The move is part of a larger anti drug-driving initiative that the police intend to launch later this year. Police scientists are at present in discussion with the private sector and law enforcement agencies in other countries to devise a roadside drugs- testing kit, similar to the breathalyser. The type of devices could involve testing urine or saliva.
Senior police officers fear thousands of deaths and injuries on the road are caused by people under the influence of drugs, both illegal substances and prescribed drugs such as sleeping tablets. A recent survey in Scotland found that about 1 in 5 people killed in road accidents had taken illegal drugs. From next month, people killed in road accidents are to be tested for drug abuse in a three-year Department of Transport survey.
Keith Hellawell, Chief Constable of West Yorkshire and chairman of the Association of Chief Police Officers' (Acpo) drugs committee, said of the roadside drug testing: "I am certain this is something we will be introducing. It is not a matter of if, but when."
A special police drug/ driving working party has been set up and intends to present its findings by the end of the summer. Acpo's traffic committee also met last week to discuss the issue.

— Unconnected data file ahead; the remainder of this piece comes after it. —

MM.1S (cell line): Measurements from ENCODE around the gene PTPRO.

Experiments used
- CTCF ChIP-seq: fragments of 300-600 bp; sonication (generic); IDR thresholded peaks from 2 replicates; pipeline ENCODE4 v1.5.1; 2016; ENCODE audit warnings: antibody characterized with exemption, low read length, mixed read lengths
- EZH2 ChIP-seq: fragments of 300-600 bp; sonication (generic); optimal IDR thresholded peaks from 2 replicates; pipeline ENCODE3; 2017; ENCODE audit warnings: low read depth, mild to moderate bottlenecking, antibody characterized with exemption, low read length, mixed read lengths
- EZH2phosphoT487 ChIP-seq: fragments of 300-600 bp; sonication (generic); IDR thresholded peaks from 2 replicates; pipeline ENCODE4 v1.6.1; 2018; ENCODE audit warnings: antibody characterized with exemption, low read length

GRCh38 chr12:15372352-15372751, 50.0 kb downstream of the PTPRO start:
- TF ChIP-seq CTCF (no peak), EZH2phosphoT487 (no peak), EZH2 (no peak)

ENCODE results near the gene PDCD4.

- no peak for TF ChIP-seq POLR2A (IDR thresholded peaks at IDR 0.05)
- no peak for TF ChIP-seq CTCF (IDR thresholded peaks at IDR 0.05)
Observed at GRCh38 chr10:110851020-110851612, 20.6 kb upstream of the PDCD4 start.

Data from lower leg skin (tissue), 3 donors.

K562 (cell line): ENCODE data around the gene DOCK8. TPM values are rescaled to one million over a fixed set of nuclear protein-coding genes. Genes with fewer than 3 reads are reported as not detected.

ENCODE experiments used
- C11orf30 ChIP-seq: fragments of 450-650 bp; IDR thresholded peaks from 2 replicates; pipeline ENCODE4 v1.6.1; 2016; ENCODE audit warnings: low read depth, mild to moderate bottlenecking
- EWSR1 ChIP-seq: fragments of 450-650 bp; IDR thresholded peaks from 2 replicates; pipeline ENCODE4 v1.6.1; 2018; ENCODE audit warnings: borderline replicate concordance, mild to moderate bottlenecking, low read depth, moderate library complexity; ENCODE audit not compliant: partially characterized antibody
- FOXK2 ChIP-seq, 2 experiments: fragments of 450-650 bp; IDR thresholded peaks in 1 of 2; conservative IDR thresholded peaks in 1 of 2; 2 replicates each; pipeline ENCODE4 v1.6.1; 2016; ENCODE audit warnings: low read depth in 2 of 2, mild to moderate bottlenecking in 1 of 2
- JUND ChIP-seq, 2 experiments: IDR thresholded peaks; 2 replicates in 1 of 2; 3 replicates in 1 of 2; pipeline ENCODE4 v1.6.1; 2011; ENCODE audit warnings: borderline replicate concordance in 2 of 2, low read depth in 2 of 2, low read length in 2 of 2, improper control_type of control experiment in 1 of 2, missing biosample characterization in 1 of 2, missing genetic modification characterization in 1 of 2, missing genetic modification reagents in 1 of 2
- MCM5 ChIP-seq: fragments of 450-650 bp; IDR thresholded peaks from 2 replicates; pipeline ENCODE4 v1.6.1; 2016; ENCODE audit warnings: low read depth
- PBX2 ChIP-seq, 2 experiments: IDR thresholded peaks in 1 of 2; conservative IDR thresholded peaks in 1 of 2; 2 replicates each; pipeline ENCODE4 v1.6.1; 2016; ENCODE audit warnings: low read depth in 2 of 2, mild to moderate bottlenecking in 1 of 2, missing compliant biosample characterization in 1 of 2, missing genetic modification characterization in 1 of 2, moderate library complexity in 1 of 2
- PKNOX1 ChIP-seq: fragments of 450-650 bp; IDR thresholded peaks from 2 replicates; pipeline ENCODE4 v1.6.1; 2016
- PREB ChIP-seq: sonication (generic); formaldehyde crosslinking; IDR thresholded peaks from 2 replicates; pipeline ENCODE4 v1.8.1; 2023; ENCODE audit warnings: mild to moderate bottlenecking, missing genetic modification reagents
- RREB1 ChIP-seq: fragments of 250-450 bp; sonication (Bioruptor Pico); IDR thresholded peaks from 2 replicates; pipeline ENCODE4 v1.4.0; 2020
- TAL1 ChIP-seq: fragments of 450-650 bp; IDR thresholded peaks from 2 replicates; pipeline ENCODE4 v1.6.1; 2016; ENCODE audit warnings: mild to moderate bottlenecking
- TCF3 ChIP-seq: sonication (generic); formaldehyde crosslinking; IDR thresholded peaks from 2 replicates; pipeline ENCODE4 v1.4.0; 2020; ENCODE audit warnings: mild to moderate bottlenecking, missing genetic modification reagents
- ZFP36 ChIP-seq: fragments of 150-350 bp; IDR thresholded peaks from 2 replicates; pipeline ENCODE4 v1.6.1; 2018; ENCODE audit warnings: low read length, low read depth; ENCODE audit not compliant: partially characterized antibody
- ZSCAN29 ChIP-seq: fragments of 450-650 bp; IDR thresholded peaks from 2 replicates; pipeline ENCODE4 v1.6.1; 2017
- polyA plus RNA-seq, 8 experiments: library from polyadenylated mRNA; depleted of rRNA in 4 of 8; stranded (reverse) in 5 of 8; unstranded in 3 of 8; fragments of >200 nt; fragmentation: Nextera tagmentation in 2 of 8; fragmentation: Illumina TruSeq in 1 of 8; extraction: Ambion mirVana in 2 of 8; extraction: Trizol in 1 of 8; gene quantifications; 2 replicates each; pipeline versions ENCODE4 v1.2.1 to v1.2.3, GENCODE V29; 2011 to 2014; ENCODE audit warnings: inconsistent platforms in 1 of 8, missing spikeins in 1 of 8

The Police Scientific Development Branch is now looking for a roadside drug-testing kit. A German company is already working on a roadside saliva test which would detect cocaine, heroin and marijuana, but not ecstasy. There are already kits which can instantly detect whether someone has traces of drugs on their hands or clothes.
At present, under the Road Traffic Act, police can stop a motorist if they have "reasonable cause" to believe he or she is unfit to drive through drugs or alcohol, or if there has been an accident. If the driver appears to be under the influence of drugs, he or she can be taken to a police station for an examination by a doctor and a blood or urine test. The difficulty arises if the motorist fails to show any obvious signs of having taken drugs.
With a roadside testing kit, motorists could be quickly screened, as already happens in the breath test for alcohol. Anyone found to be drugs positive would then be arrested and taken for further tests.
It would be up to doctors to decide what concentration of drugs was dangerous for driving, but those caught with illegal substances in their bloodstream would not face drugs possession charges, as the police would also need to recover the drug before it entered the body.
The Government would probably need to establish limits for drug-driving and would need to bring in new legislation for roadside tests. However, the police are confident of pushing through their initiative. Chief Inspector Paul McElroy, on behalf of the Acpo traffic committee, said: "It will only be a matter of time before a device will be available to test illegal drugs. Once that is ready we will want to look at the issue of driving under the influence of prescribed drugs."Reuse content